Album:Folks, He Sure Do Pull Some Bow!: Vintage Fiddle Music 1927-1935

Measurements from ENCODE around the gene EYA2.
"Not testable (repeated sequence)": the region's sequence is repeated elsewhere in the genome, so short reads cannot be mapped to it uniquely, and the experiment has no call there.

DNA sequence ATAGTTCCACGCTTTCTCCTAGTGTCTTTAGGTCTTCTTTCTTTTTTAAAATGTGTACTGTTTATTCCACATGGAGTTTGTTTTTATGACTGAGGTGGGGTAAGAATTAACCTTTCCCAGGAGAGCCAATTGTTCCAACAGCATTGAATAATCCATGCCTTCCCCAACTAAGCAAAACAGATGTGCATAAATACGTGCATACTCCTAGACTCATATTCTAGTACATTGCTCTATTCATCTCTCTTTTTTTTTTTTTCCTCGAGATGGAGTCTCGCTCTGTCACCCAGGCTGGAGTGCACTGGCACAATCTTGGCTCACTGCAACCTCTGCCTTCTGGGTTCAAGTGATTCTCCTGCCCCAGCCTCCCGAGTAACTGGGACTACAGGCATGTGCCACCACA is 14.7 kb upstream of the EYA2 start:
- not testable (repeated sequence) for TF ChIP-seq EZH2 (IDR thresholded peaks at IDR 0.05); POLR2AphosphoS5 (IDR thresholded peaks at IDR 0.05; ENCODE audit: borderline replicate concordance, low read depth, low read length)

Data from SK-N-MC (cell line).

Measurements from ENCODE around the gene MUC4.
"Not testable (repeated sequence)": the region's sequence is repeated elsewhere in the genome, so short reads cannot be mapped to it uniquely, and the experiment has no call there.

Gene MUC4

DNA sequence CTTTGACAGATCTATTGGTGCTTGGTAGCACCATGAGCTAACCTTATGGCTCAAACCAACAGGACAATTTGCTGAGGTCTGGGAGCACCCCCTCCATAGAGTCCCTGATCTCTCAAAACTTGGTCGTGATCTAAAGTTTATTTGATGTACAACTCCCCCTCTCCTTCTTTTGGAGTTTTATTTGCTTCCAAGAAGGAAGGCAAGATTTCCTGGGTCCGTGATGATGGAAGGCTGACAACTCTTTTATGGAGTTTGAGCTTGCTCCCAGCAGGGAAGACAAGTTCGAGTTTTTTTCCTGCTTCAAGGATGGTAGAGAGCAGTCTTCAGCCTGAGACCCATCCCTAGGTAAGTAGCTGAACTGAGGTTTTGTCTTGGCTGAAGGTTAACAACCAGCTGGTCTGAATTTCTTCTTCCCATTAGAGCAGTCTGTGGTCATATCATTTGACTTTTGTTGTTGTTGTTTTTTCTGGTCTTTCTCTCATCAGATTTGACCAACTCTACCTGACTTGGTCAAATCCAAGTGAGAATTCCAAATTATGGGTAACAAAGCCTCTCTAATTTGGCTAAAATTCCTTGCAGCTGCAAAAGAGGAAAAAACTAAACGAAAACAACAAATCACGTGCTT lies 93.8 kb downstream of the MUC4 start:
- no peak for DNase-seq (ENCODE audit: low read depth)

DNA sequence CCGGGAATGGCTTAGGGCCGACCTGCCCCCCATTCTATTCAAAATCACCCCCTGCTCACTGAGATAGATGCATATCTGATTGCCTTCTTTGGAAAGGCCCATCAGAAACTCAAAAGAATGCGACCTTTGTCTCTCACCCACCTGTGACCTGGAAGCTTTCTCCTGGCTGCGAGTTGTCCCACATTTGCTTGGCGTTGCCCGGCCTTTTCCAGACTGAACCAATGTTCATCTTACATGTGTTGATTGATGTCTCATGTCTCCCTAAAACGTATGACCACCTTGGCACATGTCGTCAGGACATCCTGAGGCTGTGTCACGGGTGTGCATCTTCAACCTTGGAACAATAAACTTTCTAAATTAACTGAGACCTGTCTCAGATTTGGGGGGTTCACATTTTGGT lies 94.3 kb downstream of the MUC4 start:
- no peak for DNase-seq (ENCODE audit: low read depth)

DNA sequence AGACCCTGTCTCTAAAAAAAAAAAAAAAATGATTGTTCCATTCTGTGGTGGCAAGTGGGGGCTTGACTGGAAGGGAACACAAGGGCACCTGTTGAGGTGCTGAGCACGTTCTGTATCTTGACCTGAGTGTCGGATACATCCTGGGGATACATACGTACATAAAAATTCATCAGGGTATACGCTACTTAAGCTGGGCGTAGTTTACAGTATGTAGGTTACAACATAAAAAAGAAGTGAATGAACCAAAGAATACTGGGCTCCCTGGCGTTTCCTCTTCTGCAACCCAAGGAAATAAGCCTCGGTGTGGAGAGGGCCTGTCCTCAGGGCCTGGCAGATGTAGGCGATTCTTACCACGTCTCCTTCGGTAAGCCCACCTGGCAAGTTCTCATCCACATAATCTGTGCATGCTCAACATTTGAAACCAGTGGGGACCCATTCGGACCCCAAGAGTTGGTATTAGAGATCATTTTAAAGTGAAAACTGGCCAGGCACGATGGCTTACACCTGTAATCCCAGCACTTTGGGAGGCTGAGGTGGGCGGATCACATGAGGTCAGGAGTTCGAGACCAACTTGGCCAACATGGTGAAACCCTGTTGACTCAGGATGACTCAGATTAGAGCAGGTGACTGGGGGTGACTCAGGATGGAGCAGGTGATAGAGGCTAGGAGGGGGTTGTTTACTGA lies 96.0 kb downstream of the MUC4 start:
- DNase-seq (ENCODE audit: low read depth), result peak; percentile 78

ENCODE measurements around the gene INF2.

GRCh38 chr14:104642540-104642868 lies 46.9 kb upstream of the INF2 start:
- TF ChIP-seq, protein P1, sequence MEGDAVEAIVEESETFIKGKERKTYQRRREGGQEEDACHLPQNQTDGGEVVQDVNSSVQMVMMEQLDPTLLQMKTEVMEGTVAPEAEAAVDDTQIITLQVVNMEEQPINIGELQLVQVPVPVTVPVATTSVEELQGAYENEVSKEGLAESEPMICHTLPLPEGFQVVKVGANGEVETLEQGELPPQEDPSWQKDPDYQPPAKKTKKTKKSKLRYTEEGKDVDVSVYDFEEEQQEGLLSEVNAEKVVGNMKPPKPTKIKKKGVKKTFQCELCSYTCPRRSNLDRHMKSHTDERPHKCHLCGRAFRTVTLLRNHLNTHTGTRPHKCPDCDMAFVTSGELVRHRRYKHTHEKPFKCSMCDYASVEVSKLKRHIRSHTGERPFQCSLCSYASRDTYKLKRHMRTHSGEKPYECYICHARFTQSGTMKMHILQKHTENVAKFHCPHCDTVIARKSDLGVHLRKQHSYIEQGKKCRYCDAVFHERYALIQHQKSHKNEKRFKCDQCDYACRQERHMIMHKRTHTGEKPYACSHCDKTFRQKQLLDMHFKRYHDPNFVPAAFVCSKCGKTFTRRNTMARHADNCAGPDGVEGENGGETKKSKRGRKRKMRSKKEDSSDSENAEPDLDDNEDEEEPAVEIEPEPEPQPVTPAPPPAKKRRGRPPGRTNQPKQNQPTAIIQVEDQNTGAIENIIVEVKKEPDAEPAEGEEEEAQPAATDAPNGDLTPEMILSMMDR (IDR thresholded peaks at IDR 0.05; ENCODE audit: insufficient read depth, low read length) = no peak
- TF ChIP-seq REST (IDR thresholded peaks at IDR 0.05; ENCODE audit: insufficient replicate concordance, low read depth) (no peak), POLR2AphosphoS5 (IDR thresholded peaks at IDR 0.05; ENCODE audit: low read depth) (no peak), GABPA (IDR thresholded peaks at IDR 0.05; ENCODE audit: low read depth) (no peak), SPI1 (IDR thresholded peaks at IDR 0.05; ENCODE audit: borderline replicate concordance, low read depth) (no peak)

Guitarist Lonnie Johnson was one of the pioneers of blues and jazz. And he was also one of the first to use violin in jazz usually by his long time partner Eddie Lang. This 1928 recording of Memphis Stomp is not in Johnson's discography because he is a sideman on this record though he takes the lead on violin. And The Blue Boys weren't even the real name of this group. They were actually called The Johnson Boys led by guitarist Nap Hayes and mandolinist Matthew Prater. In the 20s, the mandolin was used mainly white musicians in the Appalachians and of course the mandolin is a staple of bluegrass music. But Prater was black and that makes him historically interesting. as The Johnson Boys, Hayes and Prater recorded a few songs for Okeh Records. They normally recorded ragtime. Because Johnson was on Memphis Stomp and it was much different from the music they recorded as The Johnson Boys, they decided to call themselves The Blue Boys. Johnson's violin playing is outstanding and you can get Memphis Stomp on this various artists CD of vintage fiddle music. But the record seems to have fallen through the cracks of the Lonnie Johnson discography. That happens sometimes when legendary musicians play on one off oddball recordings. Here's a video for Memphis Stomp by The Blue Boys.